Confederate Major General John B. Gordon

Head of a middle-aged man with a goatee and mustache. The collar of a Confederate uniform is visible with stars on the collar.

Confederate Major General John B. Gordon

Of all the officers who fought at Antietam and Monocacy, none was more dynamic than John B. Gordon. At Antietam as a colonel, he commanded a regiment at Bloody Lane. That morning he assured General Lee that his men would stay until the sun went down, or the battle was won. He was wounded five times, continuing to lead after all but the fifth when he fell unconscious, bleeding profusely from a wound through his cheek.

At Monocacy, he was a Major General commanding the forces which were engaged in the heaviest fighting. His division confronted Ricketts' division on the Thomas and Worthington farms, eventually forcing the Union forces to retreat.

Relationship with Jubal Early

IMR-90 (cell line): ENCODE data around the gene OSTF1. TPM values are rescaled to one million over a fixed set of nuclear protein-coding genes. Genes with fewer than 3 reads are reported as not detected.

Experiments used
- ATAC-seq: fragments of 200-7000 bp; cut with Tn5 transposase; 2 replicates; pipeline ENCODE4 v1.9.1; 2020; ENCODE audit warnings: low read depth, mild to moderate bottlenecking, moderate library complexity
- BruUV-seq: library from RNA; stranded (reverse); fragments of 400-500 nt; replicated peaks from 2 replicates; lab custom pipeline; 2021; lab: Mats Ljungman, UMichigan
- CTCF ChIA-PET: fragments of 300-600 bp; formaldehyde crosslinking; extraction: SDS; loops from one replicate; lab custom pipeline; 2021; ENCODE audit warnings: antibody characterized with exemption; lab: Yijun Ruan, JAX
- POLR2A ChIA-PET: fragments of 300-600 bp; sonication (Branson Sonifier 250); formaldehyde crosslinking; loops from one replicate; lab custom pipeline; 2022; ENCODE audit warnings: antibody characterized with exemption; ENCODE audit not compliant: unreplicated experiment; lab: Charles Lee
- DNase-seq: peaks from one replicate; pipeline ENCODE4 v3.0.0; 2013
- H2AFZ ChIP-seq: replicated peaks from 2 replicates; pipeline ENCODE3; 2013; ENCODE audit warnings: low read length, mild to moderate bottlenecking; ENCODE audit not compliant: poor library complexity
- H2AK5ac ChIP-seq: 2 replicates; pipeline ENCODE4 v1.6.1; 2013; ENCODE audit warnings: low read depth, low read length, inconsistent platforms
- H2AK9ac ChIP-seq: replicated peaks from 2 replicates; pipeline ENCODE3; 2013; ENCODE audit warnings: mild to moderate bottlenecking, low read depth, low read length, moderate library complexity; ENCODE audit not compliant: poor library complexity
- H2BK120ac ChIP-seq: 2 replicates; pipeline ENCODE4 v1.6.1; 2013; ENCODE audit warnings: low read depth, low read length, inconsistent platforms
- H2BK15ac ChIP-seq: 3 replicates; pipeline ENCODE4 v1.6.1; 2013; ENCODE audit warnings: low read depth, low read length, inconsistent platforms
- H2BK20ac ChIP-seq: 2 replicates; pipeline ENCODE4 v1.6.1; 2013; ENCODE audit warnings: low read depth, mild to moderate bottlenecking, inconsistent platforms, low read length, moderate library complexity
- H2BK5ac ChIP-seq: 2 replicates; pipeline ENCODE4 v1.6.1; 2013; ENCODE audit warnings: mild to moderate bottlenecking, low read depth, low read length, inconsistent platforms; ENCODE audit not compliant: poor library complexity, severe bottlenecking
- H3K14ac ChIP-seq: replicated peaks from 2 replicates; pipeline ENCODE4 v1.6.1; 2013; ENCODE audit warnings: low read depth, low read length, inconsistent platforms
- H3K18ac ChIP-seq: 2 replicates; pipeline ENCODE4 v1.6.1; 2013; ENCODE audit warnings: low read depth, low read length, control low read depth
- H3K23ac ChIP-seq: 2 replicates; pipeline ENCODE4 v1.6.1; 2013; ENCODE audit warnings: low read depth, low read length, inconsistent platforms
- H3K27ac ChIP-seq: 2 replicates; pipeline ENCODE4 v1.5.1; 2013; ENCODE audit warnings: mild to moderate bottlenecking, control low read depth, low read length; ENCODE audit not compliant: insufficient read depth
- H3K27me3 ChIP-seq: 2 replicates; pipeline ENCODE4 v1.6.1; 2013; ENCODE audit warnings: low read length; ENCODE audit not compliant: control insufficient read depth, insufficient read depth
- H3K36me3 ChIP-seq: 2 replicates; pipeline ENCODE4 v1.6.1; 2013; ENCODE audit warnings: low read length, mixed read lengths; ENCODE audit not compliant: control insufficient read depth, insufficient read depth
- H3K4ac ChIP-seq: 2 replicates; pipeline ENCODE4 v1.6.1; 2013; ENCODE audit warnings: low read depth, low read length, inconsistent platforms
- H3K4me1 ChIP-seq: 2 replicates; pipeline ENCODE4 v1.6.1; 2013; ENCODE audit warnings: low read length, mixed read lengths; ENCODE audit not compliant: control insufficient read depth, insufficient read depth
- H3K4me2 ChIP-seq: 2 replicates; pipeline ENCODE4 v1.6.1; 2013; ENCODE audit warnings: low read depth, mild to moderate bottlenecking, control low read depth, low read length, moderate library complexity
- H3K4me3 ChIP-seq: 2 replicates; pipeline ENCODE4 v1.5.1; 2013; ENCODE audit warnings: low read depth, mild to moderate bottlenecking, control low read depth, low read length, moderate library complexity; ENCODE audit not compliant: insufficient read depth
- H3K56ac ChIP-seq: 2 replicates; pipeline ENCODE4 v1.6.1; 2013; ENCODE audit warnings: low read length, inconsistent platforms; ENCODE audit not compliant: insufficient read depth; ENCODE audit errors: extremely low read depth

Gordon did not get on well with his superior officer, Jubal Early. He said Early was an able strategist and "one of the coolest and most imperturbable of men under fire and in extremity." Nonetheless, Gordon criticized him for ignoring subordinates' suggestions and discounting scouting reports.

Gordon's marital relations may also have influenced his relationship with Early. Gordon's wife Fanny accompanied him on all his campaigns, traveling with the army and nursing him when he was wounded. Gordon wrote in his memoirs that Early was annoyed by the presence of Mrs. Gordon in camp, and was once heard to say: "I wish to God that the Federals would capture her and keep her until the end of the war."

Remembering the Battle

At a White House reception more than thirty years after the battle, Gordon was introduced to Lew Wallace, commander of the Union forces at Monocacy. Gordon was then a Senator from Georgia. Sitting together on a sofa, they talked about the battle of Monocacy- Gordon stated that Wallace was the only person who had whipped him during the war. Wallace demurred, arguing that Gordon had possession of the field; Gordon replied, "In that sense you are right; but you snatched Washington out of our hands- there was the defeat. ... The duty of driving you off the road fell to me; and I did it, but not until you had repulsed several attacks, and crippled us so seriously we could not begin pushing our army forward until next morning about ten o' clock."

Last updated: June 2, 2020

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